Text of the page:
Here’s a gun. And an apple. And this image is everything you need to know about the fun to be had in Lockout.

It’s sort of hard for me to give Lockout a  positive review given that it is, in many ways, objectively terrible. I suppose there’s something to be said for a B-movie that revels in the fun that may be had, lazy though it is, in B-movie land. And that’s sort of the thing. Lockout is immensely fun, even and sometimes especially when it is also immensely stupid.The first thing to note is that Lockout is basically a hybrid of several movies. These are all wrapped up in its DNA but it wears the face of one in particular: Escape from New York. Underneath that exterior is a bit of Die Hard and a bit of Outland, an 80’s Sean Connery movie about a cop in space. So chances are that you’ve seen some of this sort of thing before and the basic plot and character dynamics will feel familiar. The love story? More or less lifted from Han Solo and Leia in Star Wars. Some people are going to scoff and consider Lockout a rip-off by a couple of first-timers who just wanted to riff on the movies they love. Well, okay, but we give a lot of accolades to filmmakers like Quentin Tarantino who do nothing but that all of the time. Not to say that Lockout is anything like a Tarantino movie in tone or quality, but I do want to say that we can’t hang it out to dry for being intentionally derivative… not when it’s trying to do that in an entertaining way.

The plot is simple: Snow (Guy Pearce) is a master operative for the CIA who has gotten himself in a jam. He’s facing 30 years in an orbital prison which houses the worst of the worst. Langral (Peter Stormare) is the boss of the Secret Service who really has it in for him. Shaw (Lennie James) is the CIA suit (or sweater-vest in this case) who tries to help Snow out with intel about the frame-up and a shot at clearing his name: save the president’s daughter, Emilie (Maggie Grace), who has gotten herself tangled up in a fucking prison riot in fucking space.

Some people won’t be able to get past the basic implausibility of a prison in space, even in far-off 2079, but fuck those people.

For an action movie, Lockout is pretty tame. I’ll tell you now that it was obviously intended to be an R-rated movie but someone decided it should be PG-13 so every bit of violence (pretty much) is tame and toothless. If not for Guy Pearce, this would completely kill the movie. Thanks to him, though, the only action worth anything is the incessant witty patter of Snow and it is completely worthwhile. Snow is a guy who’s clinging to a badass model that is outdated even for us. That means that there’s this weird layering of the effectiveness of the character. In 2079, Snow is even more of a retrograde hero than he would be now (we still remember John McClane and Willis is still milking the franchise that awesome movie sorrowfully became). In 2079, walking around spouting one-liners, taking beatings, and smoking cigarettes (even in space) practically makes Snow a fucking hipster. Thankfully, there’s nothing in the performance or character that suggests Snow is being ironic. It’s his sincerity that makes him awesome.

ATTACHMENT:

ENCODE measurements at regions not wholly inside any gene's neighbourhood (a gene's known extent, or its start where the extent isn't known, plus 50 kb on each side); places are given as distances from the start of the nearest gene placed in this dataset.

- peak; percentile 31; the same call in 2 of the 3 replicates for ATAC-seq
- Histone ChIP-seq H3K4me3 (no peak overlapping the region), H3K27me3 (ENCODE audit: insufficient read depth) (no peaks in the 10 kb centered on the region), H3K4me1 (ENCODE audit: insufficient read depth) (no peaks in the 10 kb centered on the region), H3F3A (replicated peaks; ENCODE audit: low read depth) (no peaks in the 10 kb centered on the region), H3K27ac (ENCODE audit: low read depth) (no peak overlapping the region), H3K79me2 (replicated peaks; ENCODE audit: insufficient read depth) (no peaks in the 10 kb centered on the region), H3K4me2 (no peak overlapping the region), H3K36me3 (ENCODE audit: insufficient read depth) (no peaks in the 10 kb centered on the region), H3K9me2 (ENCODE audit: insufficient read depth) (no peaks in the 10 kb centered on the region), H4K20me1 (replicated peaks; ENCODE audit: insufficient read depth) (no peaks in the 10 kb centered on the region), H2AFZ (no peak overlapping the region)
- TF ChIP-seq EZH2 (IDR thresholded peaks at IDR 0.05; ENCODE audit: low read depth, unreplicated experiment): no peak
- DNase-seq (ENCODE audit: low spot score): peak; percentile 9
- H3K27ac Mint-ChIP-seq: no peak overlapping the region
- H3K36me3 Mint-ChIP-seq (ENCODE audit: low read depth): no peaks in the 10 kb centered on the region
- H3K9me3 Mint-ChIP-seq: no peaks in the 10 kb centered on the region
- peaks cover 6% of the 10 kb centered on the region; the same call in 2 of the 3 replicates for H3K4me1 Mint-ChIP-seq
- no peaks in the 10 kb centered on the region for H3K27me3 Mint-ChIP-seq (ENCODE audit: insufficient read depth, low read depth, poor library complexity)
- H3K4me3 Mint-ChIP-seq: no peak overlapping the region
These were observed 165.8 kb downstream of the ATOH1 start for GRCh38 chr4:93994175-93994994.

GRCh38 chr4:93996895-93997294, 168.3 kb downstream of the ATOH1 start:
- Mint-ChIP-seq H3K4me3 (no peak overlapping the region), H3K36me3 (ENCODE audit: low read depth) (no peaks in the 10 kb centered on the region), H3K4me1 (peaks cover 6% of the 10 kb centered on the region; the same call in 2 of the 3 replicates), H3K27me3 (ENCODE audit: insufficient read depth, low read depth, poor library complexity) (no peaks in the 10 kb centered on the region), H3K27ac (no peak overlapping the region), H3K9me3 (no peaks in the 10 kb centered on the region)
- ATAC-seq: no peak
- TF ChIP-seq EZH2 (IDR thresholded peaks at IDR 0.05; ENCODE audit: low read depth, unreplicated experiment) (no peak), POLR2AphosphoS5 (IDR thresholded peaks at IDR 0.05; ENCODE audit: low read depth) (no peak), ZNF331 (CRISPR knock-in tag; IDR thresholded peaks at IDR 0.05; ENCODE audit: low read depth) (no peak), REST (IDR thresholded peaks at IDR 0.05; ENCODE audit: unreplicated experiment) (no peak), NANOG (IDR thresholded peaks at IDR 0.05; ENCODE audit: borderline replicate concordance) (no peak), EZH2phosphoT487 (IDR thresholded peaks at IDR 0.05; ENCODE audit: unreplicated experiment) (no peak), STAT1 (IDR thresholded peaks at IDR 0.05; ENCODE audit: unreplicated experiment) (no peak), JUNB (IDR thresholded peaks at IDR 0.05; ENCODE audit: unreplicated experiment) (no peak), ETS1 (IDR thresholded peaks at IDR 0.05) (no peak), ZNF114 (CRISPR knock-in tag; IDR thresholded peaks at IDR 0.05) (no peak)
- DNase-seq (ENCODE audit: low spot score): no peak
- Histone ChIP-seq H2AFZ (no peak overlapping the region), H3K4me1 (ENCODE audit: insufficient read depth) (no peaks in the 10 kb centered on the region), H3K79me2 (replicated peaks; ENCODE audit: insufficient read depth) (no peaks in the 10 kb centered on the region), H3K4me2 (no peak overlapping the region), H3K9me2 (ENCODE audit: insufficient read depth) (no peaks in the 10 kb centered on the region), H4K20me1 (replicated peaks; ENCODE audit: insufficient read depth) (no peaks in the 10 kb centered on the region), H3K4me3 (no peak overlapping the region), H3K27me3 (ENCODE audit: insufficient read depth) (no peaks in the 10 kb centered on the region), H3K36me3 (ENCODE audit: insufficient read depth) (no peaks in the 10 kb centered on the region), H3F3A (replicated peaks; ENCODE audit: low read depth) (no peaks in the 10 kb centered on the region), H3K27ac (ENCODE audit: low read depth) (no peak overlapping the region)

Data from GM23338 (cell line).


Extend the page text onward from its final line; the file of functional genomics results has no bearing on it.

For all that the movie is pretty dumb and doesn’t really care much about character arcs or, say, logic, they do try and give Snow a bit of an arc. Mostly the work of making you like the character is done in the first 2 minutes of the movie, though, and I think they gambled on that because nothing else is really given much room to breathe. Snow is just a nonstop one-liner machine and even though a lot of them should be cheesy and flat, Pearce sells them all. I can’t underestimate the value he holds for this movie. The whole thing is worth it, whether you like him as an actor or not, for this character and the immense fun he is having. I don’t remember the last time I saw an actor having as much fun in a performance that wasn’t a comedy.

Maggie Grace is a welcome surprise here. She isn’t just a cardboard love interest but a badass in her own right.

So Lockout is essentially a cartoon, if you haven’t picked that up by now.

The bad guys are headed up by a pair of Scottish rogues (Vicent Regan and Joseph Gilgun). They are brothers and one is crazed and wants to kill/rape everything and especially Emilie, the other thinks he’s in control and takes on the more traditional negotiation arrangement with the people in the orbital police station (yes there is one of those).

This being a really low-budget movie, most of the CG is fairly spotty. There’s a sequence earlier in the film that seems semi-lifted from the climax of Torque. But where that film was itself a parody trying to make fun of the super-speed cars of movies like The Fast and the Furious, here the ludicrous speed is a cover for the bad CG. This motorcycle chase probably should have been edited out as it is downright cringe-inducing. Why they chose to bother with something like this is sort of cemented later in the movie, though, as Snow and Emilie jump off the station in space-suits as it nears Earth’s atmosphere. They literally fucking parachute through the upper atmosphere to land gently in a busy intersection in some unnamed East Coast city. This is a moment as gleefully ridiculous as anything in theCrank movies and when it happened, I sorta thought “ah, I see” and understood where co-directors James Mather and Stephen St. Leger are coming from.

See, everything is better with crazy Scots. Doomsday proved this.

So come for the 80’s action throwback of the premise and stay for the 80’s action throwback of Guy Pearce’s character. Lockout is no one’s idea of a great or even good movie, but it is a good time at the movies and one that doesn’t sedate you with explosions, slo-mo and product placement like those asinine, terrible movies that one friend of yours insists you’re supposed to “shut your brain off and enjoy”. Lockout is a whole different breed of dumb. It’s smart dumb. It knows it.